Lastly, he goes on to emphasise the need to consistently implement IFRS across all jurisdictions. Several steps the IASB has done to achieve consistent implementation include:

  • Public consultation during each phase of standard-setting.
  • Co-operation with national and regional accounting standard-setters.
  • Emerging Economies Group to gain perspective of countries without deep and liquid capital markets.
  • Islamic Finance consultative group to consider the effect of IFRS for Shariah-compliant transactions.
  • Expanding the role of the IFRS Interpretation Committee to address divergence in practice.
  • A Statement of Protocols with the IOSCO and ESMA to share information on the implementation of IFRS worldwide.
  • Education Initiative.

Text of the full speech is available on the IASB's website.

EFRAG, EFFAS/ABAF, and IASB announce rate-regulated activities outreach event

07 Nov 2014

The European Financial Reporting Advisory Group (EFRAG), the European Federation of Financial Analysts Societies (EFFAS) and the Association Belge des Analystes Financiers (ABAF), and the International Accounting Standards Board (IASB) have announced a new joint outreach event will be held on 18 December 2014 to discuss whether additional information should be included in financial statements for those involved in rate-regulated activities.

In particular, the outreach event will focus on the following questions:

  • “Is there a need for a special standard for rate-regulated activities?
  • Should balances arising out of rate-regulated activities be included in the balance sheet or is note disclosure a better way forward?
  • How is the performance of rate-regulated activities best reflected?
  • What corrections/adjustments are analysts making to the financial statements of companies with rate-regulated activities?”

Registration for this event is requested by 12 December 2014.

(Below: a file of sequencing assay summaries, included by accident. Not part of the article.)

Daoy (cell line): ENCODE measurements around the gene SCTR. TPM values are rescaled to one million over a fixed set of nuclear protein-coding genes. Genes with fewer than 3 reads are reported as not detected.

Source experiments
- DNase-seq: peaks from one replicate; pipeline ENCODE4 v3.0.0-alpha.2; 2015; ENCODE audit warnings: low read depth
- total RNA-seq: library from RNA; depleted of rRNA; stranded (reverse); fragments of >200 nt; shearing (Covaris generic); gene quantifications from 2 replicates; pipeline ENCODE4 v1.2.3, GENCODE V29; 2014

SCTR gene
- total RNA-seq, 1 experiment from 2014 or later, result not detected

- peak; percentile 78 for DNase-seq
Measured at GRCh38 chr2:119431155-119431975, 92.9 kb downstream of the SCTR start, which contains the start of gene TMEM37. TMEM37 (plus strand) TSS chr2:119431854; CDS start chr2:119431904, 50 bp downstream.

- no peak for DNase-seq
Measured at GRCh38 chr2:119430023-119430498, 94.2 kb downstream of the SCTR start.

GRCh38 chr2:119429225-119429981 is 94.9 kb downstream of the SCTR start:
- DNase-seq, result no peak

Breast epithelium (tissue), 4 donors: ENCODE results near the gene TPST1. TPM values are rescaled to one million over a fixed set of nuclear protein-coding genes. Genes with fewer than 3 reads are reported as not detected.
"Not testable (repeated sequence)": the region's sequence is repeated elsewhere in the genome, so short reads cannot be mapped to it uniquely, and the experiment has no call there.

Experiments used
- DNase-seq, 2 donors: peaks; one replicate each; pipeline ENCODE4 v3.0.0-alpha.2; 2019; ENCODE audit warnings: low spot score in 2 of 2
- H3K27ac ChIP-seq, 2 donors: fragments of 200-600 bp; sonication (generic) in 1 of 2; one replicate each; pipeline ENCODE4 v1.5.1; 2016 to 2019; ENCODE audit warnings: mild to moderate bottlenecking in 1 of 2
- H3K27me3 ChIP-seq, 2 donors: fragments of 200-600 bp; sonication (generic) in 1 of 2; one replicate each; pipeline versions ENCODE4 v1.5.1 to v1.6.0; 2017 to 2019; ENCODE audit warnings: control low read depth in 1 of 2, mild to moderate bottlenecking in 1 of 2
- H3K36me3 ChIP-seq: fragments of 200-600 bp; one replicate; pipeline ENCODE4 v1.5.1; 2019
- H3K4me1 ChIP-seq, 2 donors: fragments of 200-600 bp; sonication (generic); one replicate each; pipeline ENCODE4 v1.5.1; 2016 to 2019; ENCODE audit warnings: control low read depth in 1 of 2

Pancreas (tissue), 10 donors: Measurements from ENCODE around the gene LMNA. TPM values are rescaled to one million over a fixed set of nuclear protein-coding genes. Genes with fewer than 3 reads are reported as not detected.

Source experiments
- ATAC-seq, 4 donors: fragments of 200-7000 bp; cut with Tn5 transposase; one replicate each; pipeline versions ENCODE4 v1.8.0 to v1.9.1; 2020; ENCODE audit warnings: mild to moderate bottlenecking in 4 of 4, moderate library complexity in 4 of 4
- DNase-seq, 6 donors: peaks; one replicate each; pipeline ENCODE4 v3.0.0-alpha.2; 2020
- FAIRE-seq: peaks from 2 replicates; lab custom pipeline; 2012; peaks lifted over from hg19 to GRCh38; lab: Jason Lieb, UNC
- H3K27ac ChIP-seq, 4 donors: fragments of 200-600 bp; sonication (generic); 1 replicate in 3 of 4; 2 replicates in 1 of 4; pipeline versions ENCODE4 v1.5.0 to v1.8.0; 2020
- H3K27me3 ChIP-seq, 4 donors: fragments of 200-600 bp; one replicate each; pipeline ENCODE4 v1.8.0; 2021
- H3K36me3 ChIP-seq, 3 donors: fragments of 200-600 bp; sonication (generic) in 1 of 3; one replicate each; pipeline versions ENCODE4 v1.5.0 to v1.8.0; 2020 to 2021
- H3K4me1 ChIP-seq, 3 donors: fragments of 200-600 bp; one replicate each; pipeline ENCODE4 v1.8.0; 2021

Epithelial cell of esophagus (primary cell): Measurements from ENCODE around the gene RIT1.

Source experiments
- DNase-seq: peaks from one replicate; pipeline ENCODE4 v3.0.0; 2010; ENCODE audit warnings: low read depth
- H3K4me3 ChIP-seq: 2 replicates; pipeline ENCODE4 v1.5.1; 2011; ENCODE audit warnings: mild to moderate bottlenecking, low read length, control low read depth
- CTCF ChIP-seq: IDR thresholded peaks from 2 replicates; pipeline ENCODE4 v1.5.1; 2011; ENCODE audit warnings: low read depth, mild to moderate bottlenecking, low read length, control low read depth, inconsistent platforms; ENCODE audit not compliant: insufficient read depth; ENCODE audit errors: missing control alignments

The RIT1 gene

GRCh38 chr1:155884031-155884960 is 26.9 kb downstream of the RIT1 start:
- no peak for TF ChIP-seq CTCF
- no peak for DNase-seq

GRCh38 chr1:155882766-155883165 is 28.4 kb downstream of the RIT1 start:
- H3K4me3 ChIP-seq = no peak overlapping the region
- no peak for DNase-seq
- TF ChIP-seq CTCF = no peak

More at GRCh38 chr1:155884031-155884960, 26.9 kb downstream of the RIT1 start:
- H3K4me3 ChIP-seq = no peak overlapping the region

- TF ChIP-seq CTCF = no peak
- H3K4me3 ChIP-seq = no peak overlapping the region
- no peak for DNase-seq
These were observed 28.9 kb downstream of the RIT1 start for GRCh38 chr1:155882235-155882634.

For more information, see the press release on the EFRAG website.

Agenda for November 2014 IASB meeting

07 Nov 2014

The International Accounting Standards Board (IASB) will meet at its offices in London on 19 and 20 November 2014. Part of the meeting will be held jointly with the Financial Accounting Standards Board (FASB) to discuss the leases project. Additionally, the IASB will discuss the IFRS for SMEs, insurance contracts, the conceptual framework, emission trading schemes, and the disclosure initiative.

The full agenda for the meeting, dated 07 November 2014, can be found here.  We will post any updates to the agenda, and our Deloitte observer notes from the meeting, on this page as they are available.

IFRS Foundation begins its review of the ASAF

07 Nov 2014

The IFRS Foundation (IFRSF) has published a questionnaire to assess the Accounting Standards Advisory Forum (ASAF). The questionnaire intends to gain views from those in the accounting standard-setting community that are not members of the ASAF.

As stated in the Terms of Reference, “[a]ll aspects of ASAF and its operations shall be reviewed by the IFRS Foundation two years after the establishment of the group (as from the date of signing the Memorandum of Understanding (MOU)).” The questionnaire is the first step in assessing how the ASAF has performed in relation to its Terms of Reference and Memorandum of Understanding.

The IFRSF expects to publish a feedback statement detailing the findings and actions from the review after the Trustees and IASB have had time to consider the findings. It is expected to be issued mid-2015. Participants are requested to complete the questionnaire by 9 January 2015.

For more information, see the press release on the IASB’s website.

ESMA sees room for improvement in EU endorsement process

07 Nov 2014